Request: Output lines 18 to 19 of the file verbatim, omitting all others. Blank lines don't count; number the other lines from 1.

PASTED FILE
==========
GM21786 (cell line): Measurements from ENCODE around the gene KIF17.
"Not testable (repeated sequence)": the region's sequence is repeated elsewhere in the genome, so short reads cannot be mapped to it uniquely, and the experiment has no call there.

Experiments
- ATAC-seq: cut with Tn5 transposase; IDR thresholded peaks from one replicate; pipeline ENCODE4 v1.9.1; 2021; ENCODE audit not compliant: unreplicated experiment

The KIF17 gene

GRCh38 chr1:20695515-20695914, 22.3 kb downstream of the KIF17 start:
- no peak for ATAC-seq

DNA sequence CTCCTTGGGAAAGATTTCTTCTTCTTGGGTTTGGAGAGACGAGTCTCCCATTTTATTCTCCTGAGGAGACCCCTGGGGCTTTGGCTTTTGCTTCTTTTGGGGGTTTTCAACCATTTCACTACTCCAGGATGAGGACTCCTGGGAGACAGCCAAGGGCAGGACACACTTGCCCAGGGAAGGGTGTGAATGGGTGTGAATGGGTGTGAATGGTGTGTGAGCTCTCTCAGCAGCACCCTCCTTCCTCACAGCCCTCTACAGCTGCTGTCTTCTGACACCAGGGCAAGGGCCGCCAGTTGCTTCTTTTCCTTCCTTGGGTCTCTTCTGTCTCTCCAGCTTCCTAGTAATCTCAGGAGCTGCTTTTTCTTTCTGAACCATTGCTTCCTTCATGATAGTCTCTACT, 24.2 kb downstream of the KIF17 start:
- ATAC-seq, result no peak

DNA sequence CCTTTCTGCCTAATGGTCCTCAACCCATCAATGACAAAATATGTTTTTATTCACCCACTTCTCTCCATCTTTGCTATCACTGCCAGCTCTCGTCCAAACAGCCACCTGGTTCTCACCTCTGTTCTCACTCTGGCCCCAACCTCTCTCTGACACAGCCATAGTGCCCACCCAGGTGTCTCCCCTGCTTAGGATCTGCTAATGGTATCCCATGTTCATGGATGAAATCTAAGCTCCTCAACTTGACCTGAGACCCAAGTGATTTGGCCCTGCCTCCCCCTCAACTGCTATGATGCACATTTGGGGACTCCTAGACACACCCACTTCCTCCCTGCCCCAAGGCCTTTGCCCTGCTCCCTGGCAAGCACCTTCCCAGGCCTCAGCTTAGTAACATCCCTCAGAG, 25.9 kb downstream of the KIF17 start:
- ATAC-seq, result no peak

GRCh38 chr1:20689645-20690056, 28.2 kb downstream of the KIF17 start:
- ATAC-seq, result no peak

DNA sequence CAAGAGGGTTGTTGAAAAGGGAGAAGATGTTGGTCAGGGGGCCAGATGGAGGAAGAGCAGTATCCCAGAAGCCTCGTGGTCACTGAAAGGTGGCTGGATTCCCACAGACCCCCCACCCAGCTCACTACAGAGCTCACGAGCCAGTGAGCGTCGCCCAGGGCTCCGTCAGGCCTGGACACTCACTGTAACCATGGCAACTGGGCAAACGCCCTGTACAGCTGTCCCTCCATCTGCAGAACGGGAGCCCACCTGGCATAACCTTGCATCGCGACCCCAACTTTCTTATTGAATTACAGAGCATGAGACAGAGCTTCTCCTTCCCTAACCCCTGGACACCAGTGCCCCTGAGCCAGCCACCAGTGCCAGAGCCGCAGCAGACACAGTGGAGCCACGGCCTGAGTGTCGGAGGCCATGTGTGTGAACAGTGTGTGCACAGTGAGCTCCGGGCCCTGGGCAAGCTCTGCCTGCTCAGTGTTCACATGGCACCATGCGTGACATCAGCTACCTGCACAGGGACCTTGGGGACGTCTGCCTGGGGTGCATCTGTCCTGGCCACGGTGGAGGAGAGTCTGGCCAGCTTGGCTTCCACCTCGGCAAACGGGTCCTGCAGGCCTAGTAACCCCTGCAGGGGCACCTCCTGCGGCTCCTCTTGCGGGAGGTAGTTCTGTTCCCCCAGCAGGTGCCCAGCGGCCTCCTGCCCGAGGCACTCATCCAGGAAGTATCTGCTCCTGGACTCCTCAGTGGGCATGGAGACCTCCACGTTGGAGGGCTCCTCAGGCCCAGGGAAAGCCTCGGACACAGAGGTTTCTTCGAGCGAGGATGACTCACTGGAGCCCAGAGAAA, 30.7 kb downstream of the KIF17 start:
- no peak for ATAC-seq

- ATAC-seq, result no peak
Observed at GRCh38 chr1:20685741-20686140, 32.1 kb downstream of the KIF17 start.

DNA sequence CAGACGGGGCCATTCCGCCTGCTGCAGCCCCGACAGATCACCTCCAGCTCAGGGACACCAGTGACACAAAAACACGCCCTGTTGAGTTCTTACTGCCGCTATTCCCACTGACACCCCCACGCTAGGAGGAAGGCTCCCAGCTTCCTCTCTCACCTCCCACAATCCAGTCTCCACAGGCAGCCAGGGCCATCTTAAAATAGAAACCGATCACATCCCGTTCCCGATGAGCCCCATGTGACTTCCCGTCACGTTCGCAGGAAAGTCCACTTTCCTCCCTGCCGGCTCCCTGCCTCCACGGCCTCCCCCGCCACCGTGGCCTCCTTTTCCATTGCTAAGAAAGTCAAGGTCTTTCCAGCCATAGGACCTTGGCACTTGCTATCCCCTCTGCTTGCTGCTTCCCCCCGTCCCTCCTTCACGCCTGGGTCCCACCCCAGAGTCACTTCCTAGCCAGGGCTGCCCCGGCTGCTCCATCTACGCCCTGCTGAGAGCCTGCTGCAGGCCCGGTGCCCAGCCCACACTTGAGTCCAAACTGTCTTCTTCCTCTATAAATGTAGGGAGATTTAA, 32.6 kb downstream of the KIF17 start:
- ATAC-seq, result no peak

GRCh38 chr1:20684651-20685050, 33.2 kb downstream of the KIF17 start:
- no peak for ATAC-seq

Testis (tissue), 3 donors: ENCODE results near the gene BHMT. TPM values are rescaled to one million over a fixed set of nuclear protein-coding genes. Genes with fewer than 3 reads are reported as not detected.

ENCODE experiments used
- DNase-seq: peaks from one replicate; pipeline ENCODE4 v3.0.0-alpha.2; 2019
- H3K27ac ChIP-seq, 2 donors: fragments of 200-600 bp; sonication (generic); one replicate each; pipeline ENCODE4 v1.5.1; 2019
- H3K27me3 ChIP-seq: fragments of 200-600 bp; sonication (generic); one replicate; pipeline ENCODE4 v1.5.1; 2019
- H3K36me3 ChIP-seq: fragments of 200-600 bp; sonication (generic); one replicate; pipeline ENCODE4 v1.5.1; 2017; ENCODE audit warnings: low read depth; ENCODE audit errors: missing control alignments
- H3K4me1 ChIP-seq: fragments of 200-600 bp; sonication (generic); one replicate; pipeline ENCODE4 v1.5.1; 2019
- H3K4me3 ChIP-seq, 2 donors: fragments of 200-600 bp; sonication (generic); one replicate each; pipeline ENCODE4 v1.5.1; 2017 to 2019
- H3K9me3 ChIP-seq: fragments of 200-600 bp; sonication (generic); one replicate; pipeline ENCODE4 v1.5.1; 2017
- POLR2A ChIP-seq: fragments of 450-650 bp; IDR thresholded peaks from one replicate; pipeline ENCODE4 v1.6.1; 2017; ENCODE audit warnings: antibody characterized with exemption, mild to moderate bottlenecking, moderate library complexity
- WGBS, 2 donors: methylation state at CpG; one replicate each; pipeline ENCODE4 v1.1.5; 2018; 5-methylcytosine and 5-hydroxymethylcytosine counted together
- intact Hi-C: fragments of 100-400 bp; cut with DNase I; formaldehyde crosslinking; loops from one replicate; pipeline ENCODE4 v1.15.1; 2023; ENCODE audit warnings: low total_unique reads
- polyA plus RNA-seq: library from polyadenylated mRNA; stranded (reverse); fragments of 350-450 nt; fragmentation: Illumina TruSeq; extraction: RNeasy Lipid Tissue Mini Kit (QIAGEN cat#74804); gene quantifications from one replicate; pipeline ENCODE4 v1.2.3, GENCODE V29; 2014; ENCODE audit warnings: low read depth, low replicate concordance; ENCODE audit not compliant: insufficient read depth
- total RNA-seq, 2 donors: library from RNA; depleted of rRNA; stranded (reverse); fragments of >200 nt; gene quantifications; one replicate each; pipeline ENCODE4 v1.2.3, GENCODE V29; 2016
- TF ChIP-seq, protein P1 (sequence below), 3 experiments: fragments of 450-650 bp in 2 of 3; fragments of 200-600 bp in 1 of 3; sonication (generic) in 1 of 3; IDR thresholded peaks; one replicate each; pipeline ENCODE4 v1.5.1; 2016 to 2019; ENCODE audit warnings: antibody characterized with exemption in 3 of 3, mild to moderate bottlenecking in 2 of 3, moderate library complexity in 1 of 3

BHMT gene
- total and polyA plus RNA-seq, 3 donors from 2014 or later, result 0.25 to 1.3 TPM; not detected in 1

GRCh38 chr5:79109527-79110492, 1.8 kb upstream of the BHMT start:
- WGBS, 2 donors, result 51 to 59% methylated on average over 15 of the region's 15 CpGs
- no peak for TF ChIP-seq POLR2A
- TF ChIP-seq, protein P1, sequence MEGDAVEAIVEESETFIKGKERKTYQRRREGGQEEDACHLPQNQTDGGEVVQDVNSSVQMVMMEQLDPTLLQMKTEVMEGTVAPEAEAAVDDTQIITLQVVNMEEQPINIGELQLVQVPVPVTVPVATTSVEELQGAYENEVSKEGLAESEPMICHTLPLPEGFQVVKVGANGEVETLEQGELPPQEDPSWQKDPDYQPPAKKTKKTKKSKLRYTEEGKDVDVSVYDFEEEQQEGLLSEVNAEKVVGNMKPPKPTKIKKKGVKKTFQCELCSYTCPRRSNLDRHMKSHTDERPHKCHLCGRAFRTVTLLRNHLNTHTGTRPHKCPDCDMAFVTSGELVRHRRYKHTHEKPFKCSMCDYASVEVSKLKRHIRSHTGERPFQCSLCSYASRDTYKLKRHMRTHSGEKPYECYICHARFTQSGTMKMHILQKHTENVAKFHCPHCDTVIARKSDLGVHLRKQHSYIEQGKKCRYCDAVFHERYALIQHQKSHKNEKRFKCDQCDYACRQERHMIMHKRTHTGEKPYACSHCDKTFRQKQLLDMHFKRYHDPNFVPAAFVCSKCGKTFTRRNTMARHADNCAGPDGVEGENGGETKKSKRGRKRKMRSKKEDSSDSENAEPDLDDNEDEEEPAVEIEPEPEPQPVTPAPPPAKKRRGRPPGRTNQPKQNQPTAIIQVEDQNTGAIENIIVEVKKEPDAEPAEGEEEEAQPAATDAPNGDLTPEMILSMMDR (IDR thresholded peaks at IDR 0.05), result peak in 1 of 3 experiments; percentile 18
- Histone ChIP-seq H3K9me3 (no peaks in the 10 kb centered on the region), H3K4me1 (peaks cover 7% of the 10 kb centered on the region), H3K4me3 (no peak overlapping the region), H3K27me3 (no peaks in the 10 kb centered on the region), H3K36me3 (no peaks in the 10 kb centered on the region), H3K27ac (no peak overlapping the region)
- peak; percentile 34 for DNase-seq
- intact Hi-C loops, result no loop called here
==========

DNA sequence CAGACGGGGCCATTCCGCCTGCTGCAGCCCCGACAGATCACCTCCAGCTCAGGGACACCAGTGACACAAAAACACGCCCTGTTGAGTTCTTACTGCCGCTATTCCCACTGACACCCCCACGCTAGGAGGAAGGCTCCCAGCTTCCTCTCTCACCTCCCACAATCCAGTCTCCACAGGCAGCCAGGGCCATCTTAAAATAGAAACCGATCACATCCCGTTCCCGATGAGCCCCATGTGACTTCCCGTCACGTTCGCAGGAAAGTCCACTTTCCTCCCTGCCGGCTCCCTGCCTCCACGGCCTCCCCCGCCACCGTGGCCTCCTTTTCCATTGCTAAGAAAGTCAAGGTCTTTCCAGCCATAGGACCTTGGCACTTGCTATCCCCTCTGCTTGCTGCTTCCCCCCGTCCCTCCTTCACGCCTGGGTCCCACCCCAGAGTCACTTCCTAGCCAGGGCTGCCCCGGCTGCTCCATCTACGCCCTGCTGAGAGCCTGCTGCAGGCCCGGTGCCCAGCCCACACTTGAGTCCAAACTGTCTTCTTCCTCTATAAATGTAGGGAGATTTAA, 32.6 kb downstream of the KIF17 start:
- ATAC-seq, result no peak